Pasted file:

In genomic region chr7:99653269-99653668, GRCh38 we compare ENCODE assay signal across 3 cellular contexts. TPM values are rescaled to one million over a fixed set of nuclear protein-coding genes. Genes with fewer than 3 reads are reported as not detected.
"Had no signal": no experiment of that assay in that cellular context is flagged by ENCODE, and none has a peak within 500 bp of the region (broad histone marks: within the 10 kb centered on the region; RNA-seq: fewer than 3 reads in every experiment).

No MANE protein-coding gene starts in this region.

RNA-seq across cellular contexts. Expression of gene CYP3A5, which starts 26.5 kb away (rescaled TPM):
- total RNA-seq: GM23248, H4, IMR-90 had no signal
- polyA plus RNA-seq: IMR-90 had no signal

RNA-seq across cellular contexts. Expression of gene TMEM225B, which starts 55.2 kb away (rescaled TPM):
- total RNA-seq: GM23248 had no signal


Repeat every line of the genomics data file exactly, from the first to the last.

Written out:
In genomic region chr7:99653269-99653668, GRCh38 we compare ENCODE assay signal across 3 cellular contexts. TPM values are rescaled to one million over a fixed set of nuclear protein-coding genes. Genes with fewer than 3 reads are reported as not detected.
"Had no signal": no experiment of that assay in that cellular context is flagged by ENCODE, and none has a peak within 500 bp of the region (broad histone marks: within the 10 kb centered on the region; RNA-seq: fewer than 3 reads in every experiment).

No MANE protein-coding gene starts in this region.

RNA-seq across cellular contexts. Expression of gene CYP3A5, which starts 26.5 kb away (rescaled TPM):
- total RNA-seq: GM23248, H4, IMR-90 had no signal
- polyA plus RNA-seq: IMR-90 had no signal

RNA-seq across cellular contexts. Expression of gene TMEM225B, which starts 55.2 kb away (rescaled TPM):
- total RNA-seq: GM23248 had no signal